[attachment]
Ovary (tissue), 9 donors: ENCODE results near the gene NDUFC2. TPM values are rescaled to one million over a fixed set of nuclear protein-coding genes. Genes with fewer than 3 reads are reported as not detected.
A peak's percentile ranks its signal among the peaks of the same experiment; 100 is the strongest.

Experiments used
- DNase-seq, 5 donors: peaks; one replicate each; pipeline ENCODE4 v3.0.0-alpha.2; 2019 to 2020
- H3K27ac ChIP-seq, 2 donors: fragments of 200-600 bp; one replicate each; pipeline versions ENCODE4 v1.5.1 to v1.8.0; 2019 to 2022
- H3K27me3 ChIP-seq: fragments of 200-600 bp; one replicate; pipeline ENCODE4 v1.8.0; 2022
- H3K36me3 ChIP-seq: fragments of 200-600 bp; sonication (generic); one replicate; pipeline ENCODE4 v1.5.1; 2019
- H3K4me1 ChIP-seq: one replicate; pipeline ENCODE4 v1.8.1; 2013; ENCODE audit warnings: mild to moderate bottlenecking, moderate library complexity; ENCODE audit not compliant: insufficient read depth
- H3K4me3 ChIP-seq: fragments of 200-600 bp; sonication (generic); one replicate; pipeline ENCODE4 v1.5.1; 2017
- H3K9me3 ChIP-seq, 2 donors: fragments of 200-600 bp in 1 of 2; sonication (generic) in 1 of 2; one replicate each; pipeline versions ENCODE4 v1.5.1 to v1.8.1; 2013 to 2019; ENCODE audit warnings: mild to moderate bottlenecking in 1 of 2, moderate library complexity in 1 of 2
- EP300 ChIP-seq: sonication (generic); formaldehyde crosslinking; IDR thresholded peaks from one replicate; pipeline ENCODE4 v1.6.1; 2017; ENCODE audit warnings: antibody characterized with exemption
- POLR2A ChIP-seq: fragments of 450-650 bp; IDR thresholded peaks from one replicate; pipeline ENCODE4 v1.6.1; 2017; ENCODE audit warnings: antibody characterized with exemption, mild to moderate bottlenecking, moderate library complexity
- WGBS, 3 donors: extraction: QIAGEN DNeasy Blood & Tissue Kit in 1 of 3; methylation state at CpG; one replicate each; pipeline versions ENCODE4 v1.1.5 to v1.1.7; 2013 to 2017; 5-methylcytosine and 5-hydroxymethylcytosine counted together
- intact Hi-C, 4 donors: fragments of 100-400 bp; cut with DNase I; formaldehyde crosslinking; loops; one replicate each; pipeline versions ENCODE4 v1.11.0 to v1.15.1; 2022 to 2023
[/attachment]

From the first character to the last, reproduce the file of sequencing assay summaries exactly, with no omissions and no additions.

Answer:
Ovary (tissue), 9 donors: ENCODE results near the gene NDUFC2. TPM values are rescaled to one million over a fixed set of nuclear protein-coding genes. Genes with fewer than 3 reads are reported as not detected.
A peak's percentile ranks its signal among the peaks of the same experiment; 100 is the strongest.

Experiments used
- DNase-seq, 5 donors: peaks; one replicate each; pipeline ENCODE4 v3.0.0-alpha.2; 2019 to 2020
- H3K27ac ChIP-seq, 2 donors: fragments of 200-600 bp; one replicate each; pipeline versions ENCODE4 v1.5.1 to v1.8.0; 2019 to 2022
- H3K27me3 ChIP-seq: fragments of 200-600 bp; one replicate; pipeline ENCODE4 v1.8.0; 2022
- H3K36me3 ChIP-seq: fragments of 200-600 bp; sonication (generic); one replicate; pipeline ENCODE4 v1.5.1; 2019
- H3K4me1 ChIP-seq: one replicate; pipeline ENCODE4 v1.8.1; 2013; ENCODE audit warnings: mild to moderate bottlenecking, moderate library complexity; ENCODE audit not compliant: insufficient read depth
- H3K4me3 ChIP-seq: fragments of 200-600 bp; sonication (generic); one replicate; pipeline ENCODE4 v1.5.1; 2017
- H3K9me3 ChIP-seq, 2 donors: fragments of 200-600 bp in 1 of 2; sonication (generic) in 1 of 2; one replicate each; pipeline versions ENCODE4 v1.5.1 to v1.8.1; 2013 to 2019; ENCODE audit warnings: mild to moderate bottlenecking in 1 of 2, moderate library complexity in 1 of 2
- EP300 ChIP-seq: sonication (generic); formaldehyde crosslinking; IDR thresholded peaks from one replicate; pipeline ENCODE4 v1.6.1; 2017; ENCODE audit warnings: antibody characterized with exemption
- POLR2A ChIP-seq: fragments of 450-650 bp; IDR thresholded peaks from one replicate; pipeline ENCODE4 v1.6.1; 2017; ENCODE audit warnings: antibody characterized with exemption, mild to moderate bottlenecking, moderate library complexity
- WGBS, 3 donors: extraction: QIAGEN DNeasy Blood & Tissue Kit in 1 of 3; methylation state at CpG; one replicate each; pipeline versions ENCODE4 v1.1.5 to v1.1.7; 2013 to 2017; 5-methylcytosine and 5-hydroxymethylcytosine counted together
- intact Hi-C, 4 donors: fragments of 100-400 bp; cut with DNase I; formaldehyde crosslinking; loops; one replicate each; pipeline versions ENCODE4 v1.11.0 to v1.15.1; 2022 to 2023